According to available data from Realtor.ca, Canadians are spending more time looking at properties on the site. During the week of March 9, visits dropped by 30%; however, since April 12 traffic has crept back up by 14%, and consumer inquiries through the site rose by 25% -- similar to levels during the same period last year.
Consumer confidence is also on the rise. The Bloomberg Nanos Canadian Confidence Index ticked up slightly to 38.73 in its second-straight gain after more than two months in free fall.
Canada Mortgage and Housing Corp. (CMHC) reported that construction of multi-unit housing projects remained strong in some provinces last month despite COVID-19. The agency saw growth in Ontario, Saskatchewan and Manitoba in April.
Deputy Chief Economist for CIBC World Markets believes the hit to the real estate market isn’t as “significant as perceived”. In an interview with Real Estate News Exchange, Tal said, “For the real estate market, if this recovery is going to be relatively long, it means that interest rates will remain relatively low,” said Tal. “That’s positive.”
REMAX has just released its latest report, “Best Places to Live 2020: Canada Livability Report,” and has found “glimmers of hope” for the months ahead.
Liveability, according to the report, is about quality of life at a local level -- ‘A neighbourhood’s dynamism, or lack thereof, involves a delicate convergence between independent small businesses, public institutions, arts and culture, green spaces and housing, to name a few. Here’s what the report found.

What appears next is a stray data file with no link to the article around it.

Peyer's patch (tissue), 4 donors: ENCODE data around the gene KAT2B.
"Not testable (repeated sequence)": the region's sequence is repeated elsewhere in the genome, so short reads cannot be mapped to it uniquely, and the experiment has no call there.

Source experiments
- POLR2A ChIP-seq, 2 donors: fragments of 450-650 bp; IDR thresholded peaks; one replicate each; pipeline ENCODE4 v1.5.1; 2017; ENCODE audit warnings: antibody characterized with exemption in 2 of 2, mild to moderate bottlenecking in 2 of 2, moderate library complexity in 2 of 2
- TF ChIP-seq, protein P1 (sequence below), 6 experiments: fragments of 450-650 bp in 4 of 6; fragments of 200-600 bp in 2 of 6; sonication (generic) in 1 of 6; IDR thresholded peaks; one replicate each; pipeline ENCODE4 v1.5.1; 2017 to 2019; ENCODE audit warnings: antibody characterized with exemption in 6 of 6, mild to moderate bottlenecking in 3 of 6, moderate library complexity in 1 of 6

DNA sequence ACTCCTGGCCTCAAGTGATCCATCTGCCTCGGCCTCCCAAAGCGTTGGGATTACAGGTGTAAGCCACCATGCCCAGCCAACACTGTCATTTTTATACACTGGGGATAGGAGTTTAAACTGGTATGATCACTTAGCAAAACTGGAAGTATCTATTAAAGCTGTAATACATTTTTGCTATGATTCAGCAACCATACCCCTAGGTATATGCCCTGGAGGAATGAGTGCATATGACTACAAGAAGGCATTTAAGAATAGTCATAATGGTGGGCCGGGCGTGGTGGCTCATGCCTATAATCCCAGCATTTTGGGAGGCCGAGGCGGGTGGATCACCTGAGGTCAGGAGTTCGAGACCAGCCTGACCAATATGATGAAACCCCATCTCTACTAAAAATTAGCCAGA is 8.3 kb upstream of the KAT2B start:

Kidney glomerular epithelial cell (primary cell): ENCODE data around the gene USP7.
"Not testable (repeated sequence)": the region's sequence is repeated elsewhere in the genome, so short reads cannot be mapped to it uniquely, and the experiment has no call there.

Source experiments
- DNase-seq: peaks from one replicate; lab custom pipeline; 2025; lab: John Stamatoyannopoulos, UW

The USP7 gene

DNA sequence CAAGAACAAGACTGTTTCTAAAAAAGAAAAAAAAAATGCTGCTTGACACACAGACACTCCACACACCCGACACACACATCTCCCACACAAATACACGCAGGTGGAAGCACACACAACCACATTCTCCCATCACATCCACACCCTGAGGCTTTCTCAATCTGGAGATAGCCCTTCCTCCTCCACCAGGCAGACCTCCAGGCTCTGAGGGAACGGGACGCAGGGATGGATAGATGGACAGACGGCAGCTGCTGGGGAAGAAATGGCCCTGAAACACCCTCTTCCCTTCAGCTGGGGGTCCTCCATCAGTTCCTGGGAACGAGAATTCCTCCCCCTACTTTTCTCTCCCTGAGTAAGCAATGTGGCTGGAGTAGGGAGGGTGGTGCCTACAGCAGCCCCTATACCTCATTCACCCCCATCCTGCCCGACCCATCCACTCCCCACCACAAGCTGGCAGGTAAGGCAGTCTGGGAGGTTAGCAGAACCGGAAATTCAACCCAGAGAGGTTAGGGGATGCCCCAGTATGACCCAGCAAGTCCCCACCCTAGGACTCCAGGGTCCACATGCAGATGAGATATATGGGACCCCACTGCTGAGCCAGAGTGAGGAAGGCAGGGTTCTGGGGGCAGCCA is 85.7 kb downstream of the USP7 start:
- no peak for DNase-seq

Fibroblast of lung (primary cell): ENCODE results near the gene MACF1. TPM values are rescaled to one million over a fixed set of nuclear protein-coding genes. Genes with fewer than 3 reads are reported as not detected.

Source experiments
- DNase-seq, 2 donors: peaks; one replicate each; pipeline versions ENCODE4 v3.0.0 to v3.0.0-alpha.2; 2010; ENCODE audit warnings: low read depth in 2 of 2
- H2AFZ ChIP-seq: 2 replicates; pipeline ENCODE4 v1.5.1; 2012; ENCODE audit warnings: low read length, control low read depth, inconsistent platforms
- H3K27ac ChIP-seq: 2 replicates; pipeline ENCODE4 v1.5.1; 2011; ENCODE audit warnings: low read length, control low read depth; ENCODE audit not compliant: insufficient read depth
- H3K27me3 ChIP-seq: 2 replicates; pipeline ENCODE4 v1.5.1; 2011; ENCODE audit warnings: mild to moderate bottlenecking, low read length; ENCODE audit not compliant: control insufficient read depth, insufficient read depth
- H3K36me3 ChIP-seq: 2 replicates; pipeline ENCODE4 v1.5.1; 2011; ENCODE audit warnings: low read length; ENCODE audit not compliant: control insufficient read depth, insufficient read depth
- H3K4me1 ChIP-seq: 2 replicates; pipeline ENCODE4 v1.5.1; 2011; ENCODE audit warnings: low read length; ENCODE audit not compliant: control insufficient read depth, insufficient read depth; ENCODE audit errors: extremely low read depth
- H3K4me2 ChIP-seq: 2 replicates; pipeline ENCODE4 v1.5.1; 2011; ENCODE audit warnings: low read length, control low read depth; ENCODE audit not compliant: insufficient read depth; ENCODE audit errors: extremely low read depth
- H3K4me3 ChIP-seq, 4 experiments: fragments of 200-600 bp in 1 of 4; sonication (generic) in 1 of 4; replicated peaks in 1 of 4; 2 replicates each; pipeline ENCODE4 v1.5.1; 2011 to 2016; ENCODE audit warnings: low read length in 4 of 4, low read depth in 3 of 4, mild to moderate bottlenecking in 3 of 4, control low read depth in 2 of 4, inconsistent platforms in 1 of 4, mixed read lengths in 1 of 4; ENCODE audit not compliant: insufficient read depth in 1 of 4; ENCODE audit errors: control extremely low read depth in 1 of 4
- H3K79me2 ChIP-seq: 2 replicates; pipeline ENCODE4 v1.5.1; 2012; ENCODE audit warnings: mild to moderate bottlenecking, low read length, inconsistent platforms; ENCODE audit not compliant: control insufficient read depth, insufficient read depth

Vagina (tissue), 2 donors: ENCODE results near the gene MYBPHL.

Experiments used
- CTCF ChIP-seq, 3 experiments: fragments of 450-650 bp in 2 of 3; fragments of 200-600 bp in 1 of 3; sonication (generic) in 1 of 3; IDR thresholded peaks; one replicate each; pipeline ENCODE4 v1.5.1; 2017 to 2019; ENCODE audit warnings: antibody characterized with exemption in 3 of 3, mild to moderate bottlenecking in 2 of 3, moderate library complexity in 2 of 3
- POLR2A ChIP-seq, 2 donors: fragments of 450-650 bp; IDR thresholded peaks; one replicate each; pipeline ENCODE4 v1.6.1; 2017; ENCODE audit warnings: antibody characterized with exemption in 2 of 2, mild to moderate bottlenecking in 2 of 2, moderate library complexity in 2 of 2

Ninety-one per cent of Canadians have at least one important liveability factor when considering a neighbourhood they live in now or would like to live in, in the future. Affordability topped the list at 61%, followed by:
- Walkability (37%)
- Proximity to work (34%)
- Low density neighbourhoods (30%)
- Proximity to transit (30%)
- Access to green spaces/dog parks (30%)
For city lovers, liveability criteria such as proximity to transit, access to green spaces and parks, proximity to good schools and neighbourhood vibrancy (access to art and culture) tops the list for families with or without children. Various neighbourhoods such as Old Town Toronto and Beltline in Calgary best suit their overall needs.
Retirees prefer areas with access to green spaces and walking paths, proximity to health care or pharmacies, and quietness -- Mill Woods Park in Edmonton and Melville Cove in Halifax are among the top preferred neighbourhoods.
For affordability, Winnipeg and Edmonton are top regions. In Ontario, it’s regions like Ottawa, Windsor and Durham.
Edmonton is ranked at the top for most liveable city. Other cities that ranked high are:
- Ottawa, with neighbourhoods such as Centretown and Lower Town.
- In Victoria, the most up-and-coming neighbourhoods including Colwood and Langford.
- Winnipeg neighbourhoods Bridgwater Forest, Charleswood, and Devonshire Park.
- Most respondents say they like their quality of life and liveability in the neighbourhood they currently live in (90%):
* 62 % say they like it a lot
- Eight in 10 (82%) would make at least one sacrifice to live in the neighbourhood that meets their liveability “must-haves”:
* 30 % would sacrifice dog parks
* 29 % would sacrifice arts and culture
* 26 % would sacrifice property size
* 26 % would sacrifice proximity to parking options (carpool lots, parking garages)
- Seven in 10 (72% ) would search the internet (i.e. Google search) to look for information about new neighbourhoods they are interested in moving to:
* 39% would ask a real estate agent
* 38 % would go by word of mouth
* 15 % would rely on news and market trends reported in the media
Despite reports of slowing economic conditions there are promising signs that that the housing market will make a comeback, although it may take a while for a full recovery.
In the meantime, with many still home bound, there’s no harm in looking at the real estate listings to see what’s available in a neighbourhodd that fits your liveability criteria.
For a deeper dive into the report, read it here.
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